‘Trembling With Fear’ Is Horror Tree’s weekly inclusion of shorts and drabbles submitted for your entertainment by our readers! As long as the submissions are coming in, we’ll be posting every Sunday for your enjoyment.
We’ve had a nice influx of short stories as of late, too much for me to quickly keep up with but I’ll be sending out a slew of responses hopefully this upcoming week! Drabbles, we’re sadly always low on. With the response we’ve had I’m exploring ways to expand TWF in the future and have a few ideas though a couple of them would require a co-editor of sorts.
We’ll see how that plays out. Until next time – enjoy some Sunday horror!Stuart Conover
The Heart Song
By Timothy Rock
“I wanna stop, Mama. It hurts.” Desiree said. She was bent over the family washbasin, her hands plunged deep into the ice filled water.
“You’ll do no such thing.” Mama said “If you move those hands, I’ll whip you good.” There was the quick rapping of wood on wood; the spoon, Desiree thought, striking the table.
Mama marched across the room behind her. Desiree heard her heavy steps on the dirt, the opening and closing of cupboards, the rattling of jars and the clanging of pots; a frustrated grunt then a squeak of exaltation followed by the dry, scraping din of metal.
Desiree couldn’t take it anymore. Her hands felt warm and tingly, alive with cold fire. She removed them from the icy water.
The pain was quick and sharp. Mama grasped Desiree’s hands and submerged them back under the water. The wooden spoon was in her other hand. The pain on Desiree’s neck brought tears to her eyes.
“I know it’s hard, Dezzy.” Mama said. “It’s always hard the first time, but you need to do this. Only dead hands can find a dead heart. A few more minutes, then you can move.”
Desiree nodded okay and Mama disappeared again. The minutes passed. The quiet ruffling of sheets as Mama finished setting up, then: “It’s time, sweetheart. You can move, now.”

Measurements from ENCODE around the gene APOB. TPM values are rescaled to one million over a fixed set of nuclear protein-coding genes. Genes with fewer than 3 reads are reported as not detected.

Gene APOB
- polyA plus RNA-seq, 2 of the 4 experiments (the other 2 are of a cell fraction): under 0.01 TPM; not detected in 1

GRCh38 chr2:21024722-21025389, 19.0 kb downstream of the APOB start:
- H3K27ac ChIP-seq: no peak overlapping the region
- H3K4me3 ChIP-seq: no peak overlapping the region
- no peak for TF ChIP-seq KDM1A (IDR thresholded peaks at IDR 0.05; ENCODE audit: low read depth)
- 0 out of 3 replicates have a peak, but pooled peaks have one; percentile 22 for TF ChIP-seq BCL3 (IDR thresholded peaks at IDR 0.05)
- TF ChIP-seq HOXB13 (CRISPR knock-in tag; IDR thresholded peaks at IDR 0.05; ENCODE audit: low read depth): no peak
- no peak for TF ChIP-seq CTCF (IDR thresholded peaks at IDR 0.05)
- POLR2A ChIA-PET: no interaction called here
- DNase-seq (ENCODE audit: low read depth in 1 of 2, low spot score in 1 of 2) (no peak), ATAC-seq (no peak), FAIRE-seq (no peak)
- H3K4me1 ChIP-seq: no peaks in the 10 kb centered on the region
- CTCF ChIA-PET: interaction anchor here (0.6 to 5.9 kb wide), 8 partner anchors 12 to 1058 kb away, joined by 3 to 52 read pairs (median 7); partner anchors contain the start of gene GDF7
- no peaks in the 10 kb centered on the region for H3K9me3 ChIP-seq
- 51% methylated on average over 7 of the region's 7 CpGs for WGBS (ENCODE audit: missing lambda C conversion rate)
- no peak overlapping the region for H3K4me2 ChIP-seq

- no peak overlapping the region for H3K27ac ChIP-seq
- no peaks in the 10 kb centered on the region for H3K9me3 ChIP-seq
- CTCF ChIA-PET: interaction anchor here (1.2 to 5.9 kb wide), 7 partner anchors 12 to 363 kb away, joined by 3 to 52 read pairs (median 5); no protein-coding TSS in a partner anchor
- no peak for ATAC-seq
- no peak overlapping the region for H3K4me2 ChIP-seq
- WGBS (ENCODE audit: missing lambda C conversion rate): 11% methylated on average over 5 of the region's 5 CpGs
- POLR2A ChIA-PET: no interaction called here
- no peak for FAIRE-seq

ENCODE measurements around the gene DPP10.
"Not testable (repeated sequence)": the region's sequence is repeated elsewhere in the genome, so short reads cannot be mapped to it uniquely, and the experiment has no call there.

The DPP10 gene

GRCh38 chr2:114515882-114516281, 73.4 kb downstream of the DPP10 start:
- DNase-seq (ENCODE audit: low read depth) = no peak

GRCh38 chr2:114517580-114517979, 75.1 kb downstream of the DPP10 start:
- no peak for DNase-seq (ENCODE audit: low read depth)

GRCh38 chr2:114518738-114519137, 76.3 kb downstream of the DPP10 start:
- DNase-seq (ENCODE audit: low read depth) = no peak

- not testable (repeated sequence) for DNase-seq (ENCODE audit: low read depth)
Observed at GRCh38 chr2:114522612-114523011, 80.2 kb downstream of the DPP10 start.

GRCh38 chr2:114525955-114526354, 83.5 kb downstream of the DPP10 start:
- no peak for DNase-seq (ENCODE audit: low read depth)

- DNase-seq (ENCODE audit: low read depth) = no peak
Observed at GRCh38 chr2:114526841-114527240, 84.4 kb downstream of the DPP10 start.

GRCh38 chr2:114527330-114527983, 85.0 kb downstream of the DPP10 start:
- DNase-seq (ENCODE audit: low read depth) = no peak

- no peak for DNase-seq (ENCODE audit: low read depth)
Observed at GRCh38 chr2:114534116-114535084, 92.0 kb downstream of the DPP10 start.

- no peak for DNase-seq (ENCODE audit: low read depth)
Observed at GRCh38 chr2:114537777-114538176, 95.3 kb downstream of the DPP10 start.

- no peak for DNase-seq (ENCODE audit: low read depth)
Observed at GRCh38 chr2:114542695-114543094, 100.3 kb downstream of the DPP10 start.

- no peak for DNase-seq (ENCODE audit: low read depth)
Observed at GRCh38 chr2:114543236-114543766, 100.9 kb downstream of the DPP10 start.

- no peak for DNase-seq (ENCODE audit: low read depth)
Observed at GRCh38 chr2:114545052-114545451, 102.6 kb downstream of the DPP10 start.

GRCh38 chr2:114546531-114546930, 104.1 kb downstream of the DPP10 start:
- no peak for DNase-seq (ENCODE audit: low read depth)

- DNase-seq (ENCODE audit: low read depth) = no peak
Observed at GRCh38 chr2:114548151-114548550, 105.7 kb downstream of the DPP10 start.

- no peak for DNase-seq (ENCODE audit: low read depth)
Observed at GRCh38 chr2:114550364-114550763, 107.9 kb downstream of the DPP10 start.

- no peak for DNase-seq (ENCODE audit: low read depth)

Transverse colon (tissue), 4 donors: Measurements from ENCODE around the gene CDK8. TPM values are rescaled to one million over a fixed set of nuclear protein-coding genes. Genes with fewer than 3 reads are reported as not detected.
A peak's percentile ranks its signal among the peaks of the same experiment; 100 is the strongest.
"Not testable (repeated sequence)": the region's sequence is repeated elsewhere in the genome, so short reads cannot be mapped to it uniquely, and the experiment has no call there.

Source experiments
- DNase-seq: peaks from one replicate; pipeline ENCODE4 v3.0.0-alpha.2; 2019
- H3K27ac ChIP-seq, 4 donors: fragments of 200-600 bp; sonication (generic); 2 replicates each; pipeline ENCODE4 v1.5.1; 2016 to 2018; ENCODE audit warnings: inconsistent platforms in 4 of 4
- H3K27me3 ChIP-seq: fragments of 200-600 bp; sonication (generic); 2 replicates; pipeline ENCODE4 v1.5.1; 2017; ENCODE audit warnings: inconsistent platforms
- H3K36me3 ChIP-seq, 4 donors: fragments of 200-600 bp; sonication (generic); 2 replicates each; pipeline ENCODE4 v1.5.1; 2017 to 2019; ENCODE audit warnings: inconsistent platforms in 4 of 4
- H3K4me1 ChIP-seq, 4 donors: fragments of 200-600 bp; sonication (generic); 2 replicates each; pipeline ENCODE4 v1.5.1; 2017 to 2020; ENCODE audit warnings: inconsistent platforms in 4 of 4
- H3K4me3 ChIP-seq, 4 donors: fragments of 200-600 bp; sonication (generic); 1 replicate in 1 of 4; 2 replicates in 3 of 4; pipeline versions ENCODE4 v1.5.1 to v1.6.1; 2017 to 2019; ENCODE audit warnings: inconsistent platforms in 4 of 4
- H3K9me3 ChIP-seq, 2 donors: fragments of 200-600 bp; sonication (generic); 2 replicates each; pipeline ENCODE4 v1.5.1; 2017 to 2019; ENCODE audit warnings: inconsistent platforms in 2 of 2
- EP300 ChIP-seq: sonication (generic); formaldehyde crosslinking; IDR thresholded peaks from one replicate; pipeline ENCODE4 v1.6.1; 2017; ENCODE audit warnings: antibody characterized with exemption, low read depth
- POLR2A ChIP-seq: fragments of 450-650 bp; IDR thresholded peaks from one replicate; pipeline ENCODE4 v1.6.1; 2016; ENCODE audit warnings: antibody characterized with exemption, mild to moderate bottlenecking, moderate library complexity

Desiree got up, her legs stiff and her hands heavy. Her normally dark skin was ashen and lifeless.
Papa lay on the table, dead, and naked save for a washcloth over his eyes and a towel to hide his decency. Mama stood over him, the Special Knife gripped in both hands.
Mama beckoned to her, and Desiree went. She was scared, but everyone is scared at first. That’s what Uncle Amos had told her. Uncle Jasper and Aunt Lily, too.
Mama placed the Special Knife on the table and pulled a small hammer from the inside of her smock. She gently stroked the gray stubble on Papa’s cheek.
“Your Nana’s Mama called it the Heart Song. The beat.” Mama said, her fingers searching over Papa’s ribs. “It’s the strength of your life force. The first time I introduced Papa to your Nana, she was out of her skin with excitement. Said she could hear Papa’s Heart Song through the walls. Said he had good ribs. ‘Singing ribs’. Acoustics like a goshdarned opera house.’”
Mama’s finger settled on a rib just below the sternum. When she was certain of her choice she brought the hammer down hard. The chosen rib snapped like dry wood.
“The Heart Song keeps on after you die. Like a band that continues to play even though its conductor has left.” Mama smashed another rib.
“But it can’t be found with living hands. No, only dead hands can find a dead heart.”
Desiree watched as Mama made the incision between the smashed ribs, burying the Special Knife to the hilt and opening a glaring red mouth.
“Your father loved you, Dezzy. He would have wanted this.”